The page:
Brad Hart said...

I too am excited to read the completed article.

Brad Hart said...

Secular writes:

"Lincoln, in my mind the best interpreter of the founders, said the nation was dedicated to a different idea: the proposition that all men are created equal."

Are you sure? Wasn't it the founders who installed a constitutional protection for slavery? Didn't the very author of the DoI keep 300+ slaves in bondage? And let's not forget the rights of MANY others (classless whites, women, natives, etc.) The founders were great, but they were also elite gentrymen, who embraced the stereotypes of their day. Hardly indicative of a dedication to "all men [being] equal."

J said...

Hamilton's The Farmer Refuted

Note Ham's references to the dastardly .......David Hume's essay, THAT POLITICS MAY BE REDUCED TO A SCIENC---fairly indicative of Hamilton's Tory inclinations.

Ham. supported the AmerRev mainly for tea-bagger reasons: he wants lower taxes, and less govt. control (even if the govt was monarchical).

He also seems to suggest (as did Hume) that rights be somewhat controlled or limited to the....gentry. Which is to say, the "Farmer Refuted" serves as more evidence of the influence of Hume on the Framers (especially on the Federalists....tho' Franklin was friendly with Hume, and considered him a mentor as well).

bpabbott said...

I don't have an opinion regarding Lincoln's interpretation of original intent, but ... my understanding is that slavery was not mentioned in the constitution as a compromise between those who wanted to continue the practice and those who saw it as an affront to the new Nation's principles. The subject is all sort of tongue-n-cheeky.

So I don't see constitution as touching the issue at all. It neither explicitly preserves or extinguishes the practice of slavery. I think the founders as individuals each had a prefernce, but as a collective elevated the cohesion of the union of the 13 states as being more important that protecting or abolishing slavery.

Tom Van Dyke said...

I don't have an opinion regarding Lincoln's interpretation of original intent, but ... my understanding is that slavery was not mentioned in the constitution as a compromise between those who wanted to continue the practice and those who saw it as an affront to the new Nation's principles. The subject is all sort of tongue-n-cheeky.

Quite so, Mr. Abbott. The [in]famous Three-Fifths Compromise was what got the constitution done atall.

But so frequently overlooked in these discussions [I confess I didn't know until recently meself, shame shame] is:

http://www.usconstitution.net/consttop_slav.html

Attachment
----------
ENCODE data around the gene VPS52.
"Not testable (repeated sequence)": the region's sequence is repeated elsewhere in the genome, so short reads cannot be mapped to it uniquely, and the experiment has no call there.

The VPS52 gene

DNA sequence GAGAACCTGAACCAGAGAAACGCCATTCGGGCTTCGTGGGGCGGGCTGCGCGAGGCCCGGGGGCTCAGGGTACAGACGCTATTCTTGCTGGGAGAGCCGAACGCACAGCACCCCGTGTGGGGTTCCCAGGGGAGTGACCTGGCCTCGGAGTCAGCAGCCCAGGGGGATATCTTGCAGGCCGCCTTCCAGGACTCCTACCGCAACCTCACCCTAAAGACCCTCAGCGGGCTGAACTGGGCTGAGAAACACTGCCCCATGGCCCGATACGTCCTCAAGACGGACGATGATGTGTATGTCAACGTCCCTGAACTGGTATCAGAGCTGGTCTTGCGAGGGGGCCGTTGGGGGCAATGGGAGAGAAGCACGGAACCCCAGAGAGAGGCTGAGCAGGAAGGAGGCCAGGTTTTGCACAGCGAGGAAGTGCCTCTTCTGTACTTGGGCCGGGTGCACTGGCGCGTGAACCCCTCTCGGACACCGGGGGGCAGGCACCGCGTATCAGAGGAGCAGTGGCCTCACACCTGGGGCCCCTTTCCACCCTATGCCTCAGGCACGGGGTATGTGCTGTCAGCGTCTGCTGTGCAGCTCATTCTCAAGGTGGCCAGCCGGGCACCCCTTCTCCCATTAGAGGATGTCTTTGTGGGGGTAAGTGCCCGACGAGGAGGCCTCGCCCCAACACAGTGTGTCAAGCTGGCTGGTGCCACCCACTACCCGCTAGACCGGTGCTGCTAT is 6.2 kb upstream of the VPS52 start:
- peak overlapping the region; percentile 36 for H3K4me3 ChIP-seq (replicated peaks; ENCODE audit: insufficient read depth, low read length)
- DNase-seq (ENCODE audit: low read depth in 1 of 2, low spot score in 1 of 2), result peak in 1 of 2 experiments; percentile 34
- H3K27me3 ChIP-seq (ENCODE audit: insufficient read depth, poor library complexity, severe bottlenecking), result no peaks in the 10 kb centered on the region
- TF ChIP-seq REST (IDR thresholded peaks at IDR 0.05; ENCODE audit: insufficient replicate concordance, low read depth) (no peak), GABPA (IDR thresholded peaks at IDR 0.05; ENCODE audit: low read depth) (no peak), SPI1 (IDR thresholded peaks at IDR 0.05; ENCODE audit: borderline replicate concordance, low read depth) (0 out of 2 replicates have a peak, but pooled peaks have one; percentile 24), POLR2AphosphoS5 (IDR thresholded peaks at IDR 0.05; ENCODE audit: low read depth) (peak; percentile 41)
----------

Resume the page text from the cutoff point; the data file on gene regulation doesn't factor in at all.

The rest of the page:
In Article 1, Section 9, Congress is limited, expressly, from prohibiting the "Importation" of slaves, before 1808. The slave trade was a bone of contention for many, with some who supported slavery abhorring the slave trade. The 1808 date, a compromise of 20 years, allowed the slave trade to continue, but placed a date-certain on its survival. Congress eventually passed a law outlawing the slave trade that became effective on January 1, 1808.

Slaveholders among the Founders like Madison and Jefferson surely understood [and, we hope, supported] that slavery's days were seen as numbered in the Founding era.

Of course, it didn't get resolved all that cleanly...

secular square said...

BHart:
It is difficult to know what to make of Jefferson and abolition==a mixture of idealism, self interest, and practical difficulties. He owned slaver, but he also in his Summary View of the Rights of British America argued that "The abolition of domestic slavery is the great object of desire in those colonies where it was unhappily introduced in their infant state." He also blamed the British government for slavery in his original draft of the DOI.During the early years of the war, Jefferson, George Wythe, and Edmund Pendleton served on a Virginia House of Delegates committee to revise the laws of Virginia.They drafted, but never submitted a plan for gradual emancipation. And law drafted by Jefferson permitting emancipation of slaves by individual owners, something illegal under the colonial government w/o approval of the Governor's Council, was passed in 1782. But then for many years after this Jefferson remained silent on the quesition of emancipation.

Pinky said...

.
In a way, the September/October 2009 issue of the magazine, ADBUSTERS deals with what some of us are doing here.
.
It's more than study for the sake of study to me.
.
I think Prof. Rowe's dealing here puts us at good advantage regarding those Founding years as they unfolded into the nineteenth century as well as things are coming to be today.


.

Pinky said...

In other words, more people should be interested.